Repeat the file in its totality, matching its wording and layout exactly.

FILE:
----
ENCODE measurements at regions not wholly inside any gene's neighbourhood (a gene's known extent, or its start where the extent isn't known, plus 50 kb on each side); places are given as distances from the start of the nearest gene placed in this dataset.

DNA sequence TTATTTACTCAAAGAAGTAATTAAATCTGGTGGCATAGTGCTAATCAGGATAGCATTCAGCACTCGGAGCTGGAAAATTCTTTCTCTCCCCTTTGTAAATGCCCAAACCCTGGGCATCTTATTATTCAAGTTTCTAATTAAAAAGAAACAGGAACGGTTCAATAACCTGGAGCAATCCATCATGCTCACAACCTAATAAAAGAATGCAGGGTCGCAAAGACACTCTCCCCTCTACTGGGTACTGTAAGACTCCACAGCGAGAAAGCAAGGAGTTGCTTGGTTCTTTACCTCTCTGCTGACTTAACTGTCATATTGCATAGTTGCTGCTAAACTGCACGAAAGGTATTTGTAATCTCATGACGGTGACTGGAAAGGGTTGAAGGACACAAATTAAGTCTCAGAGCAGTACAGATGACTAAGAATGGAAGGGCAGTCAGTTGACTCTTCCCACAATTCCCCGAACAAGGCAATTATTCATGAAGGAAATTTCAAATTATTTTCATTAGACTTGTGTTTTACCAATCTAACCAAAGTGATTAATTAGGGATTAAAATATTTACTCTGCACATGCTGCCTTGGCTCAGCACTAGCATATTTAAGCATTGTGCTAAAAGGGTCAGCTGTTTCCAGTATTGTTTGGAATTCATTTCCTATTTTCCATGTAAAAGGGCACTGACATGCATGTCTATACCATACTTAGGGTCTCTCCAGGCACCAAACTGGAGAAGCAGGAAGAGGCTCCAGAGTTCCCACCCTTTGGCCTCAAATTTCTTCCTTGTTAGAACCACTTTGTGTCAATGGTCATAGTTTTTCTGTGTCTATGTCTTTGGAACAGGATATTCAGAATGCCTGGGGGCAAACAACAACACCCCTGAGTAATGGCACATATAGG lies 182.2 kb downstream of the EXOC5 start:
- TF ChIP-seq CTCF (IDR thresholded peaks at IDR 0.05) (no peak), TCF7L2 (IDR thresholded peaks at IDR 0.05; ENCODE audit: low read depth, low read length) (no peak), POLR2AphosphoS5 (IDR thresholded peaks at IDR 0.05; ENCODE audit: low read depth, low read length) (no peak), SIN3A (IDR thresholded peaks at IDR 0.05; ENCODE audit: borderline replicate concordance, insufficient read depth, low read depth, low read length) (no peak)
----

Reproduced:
ENCODE measurements at regions not wholly inside any gene's neighbourhood (a gene's known extent, or its start where the extent isn't known, plus 50 kb on each side); places are given as distances from the start of the nearest gene placed in this dataset.

DNA sequence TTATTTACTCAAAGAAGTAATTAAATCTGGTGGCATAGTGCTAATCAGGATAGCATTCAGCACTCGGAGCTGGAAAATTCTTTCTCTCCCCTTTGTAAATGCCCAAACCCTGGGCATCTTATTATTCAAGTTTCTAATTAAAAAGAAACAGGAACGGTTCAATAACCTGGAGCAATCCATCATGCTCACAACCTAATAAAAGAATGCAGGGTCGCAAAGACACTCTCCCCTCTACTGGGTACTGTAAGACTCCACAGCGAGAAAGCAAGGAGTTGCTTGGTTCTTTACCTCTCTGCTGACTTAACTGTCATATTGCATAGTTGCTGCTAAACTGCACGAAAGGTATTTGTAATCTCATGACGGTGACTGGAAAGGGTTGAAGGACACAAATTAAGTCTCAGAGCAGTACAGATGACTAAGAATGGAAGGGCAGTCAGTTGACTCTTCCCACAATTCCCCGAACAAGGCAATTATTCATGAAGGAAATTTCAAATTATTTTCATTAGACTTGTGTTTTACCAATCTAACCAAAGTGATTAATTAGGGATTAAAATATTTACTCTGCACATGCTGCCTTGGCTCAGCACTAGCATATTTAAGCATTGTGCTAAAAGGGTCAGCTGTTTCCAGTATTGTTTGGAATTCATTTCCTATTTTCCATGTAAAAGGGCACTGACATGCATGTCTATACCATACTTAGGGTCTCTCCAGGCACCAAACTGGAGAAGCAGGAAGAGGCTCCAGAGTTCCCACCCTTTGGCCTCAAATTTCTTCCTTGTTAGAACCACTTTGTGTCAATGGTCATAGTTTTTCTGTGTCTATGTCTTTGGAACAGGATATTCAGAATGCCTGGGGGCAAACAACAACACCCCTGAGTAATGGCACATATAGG lies 182.2 kb downstream of the EXOC5 start:
- TF ChIP-seq CTCF (IDR thresholded peaks at IDR 0.05) (no peak), TCF7L2 (IDR thresholded peaks at IDR 0.05; ENCODE audit: low read depth, low read length) (no peak), POLR2AphosphoS5 (IDR thresholded peaks at IDR 0.05; ENCODE audit: low read depth, low read length) (no peak), SIN3A (IDR thresholded peaks at IDR 0.05; ENCODE audit: borderline replicate concordance, insufficient read depth, low read depth, low read length) (no peak)